Ventilation in chronic heart failure: effects of physical training.
Davey P., Meyer T., Coats A., Adamopoulos S., Casadei B., Conway J., Sleight P.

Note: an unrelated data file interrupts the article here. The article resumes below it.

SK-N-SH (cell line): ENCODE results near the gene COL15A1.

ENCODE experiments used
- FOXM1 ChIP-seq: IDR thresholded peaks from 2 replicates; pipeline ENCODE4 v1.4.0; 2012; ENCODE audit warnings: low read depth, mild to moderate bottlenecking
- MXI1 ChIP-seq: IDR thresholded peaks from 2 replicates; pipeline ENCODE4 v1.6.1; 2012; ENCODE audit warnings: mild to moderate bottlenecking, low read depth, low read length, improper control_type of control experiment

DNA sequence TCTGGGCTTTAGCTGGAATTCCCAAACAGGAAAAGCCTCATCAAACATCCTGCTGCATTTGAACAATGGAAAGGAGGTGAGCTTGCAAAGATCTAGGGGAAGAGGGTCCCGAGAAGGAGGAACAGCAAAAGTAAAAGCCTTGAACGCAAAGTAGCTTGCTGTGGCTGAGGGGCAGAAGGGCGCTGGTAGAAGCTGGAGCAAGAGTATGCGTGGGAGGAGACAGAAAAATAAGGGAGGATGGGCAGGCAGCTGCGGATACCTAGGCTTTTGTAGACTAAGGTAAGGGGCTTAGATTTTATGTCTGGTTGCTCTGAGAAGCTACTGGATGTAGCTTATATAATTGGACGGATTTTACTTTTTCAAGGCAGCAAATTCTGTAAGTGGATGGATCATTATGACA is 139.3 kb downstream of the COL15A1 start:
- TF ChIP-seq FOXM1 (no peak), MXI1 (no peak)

OBJECTIVE: To assess the effects of exercise training on ventilatory function in chronic heart failure. DESIGN: Observer blinded random allocation crossover training and detraining trial. SETTING: Assessment in hospital based clinical laboratory; training home based. PATIENTS: 22 patients with chronic heart failure (New York Heart Association (NYHA) class II or III) recruited from a tertiary referral centre. All finished the study. INTERVENTION: Bicycle ergometer exercise for 20 minutes a day, five days a week for eight weeks at 70%-80% of maximum heart rate. MAIN OUTCOME MEASURES: Exercise capacity on graded incremental exercise test, minute ventilation, oxygen consumption and carbon dioxide output. RESULTS: Peak work load increased from 96 W to 112 W and peak oxygen consumption from 14.1 ml/kg/min to 15.4 ml/kg/min (p < 0.01). At submaximal workloads carbon dioxide excretion (VCO2) and minute ventilation (Vi) decreased significantly (p < 0.05) though oxygen consumption was unchanged. The relation between Vi and carbon dioxide excretion changed: the slope of the Vi to VCO2 plot decreased from 38.6 to 35.3, indicating an improvement in overall ventilary efficiency. The instantaneous carbon dioxide ventilatory equivalent (Vi/VCO2) decreased at submaximal workloads, and reached a lower minimum value after training, indicating that optimum ventilatory performance improved. The exercise capacity of patients was related to the optimum ventilatory performance. It is suggested that this may in part be mediated through changes in skeletal muscles. CONCLUSION: Exercise training reduces the ventilatory abnormalities in chronic heart failure; thus some of these changes may be due to physical deconditioning.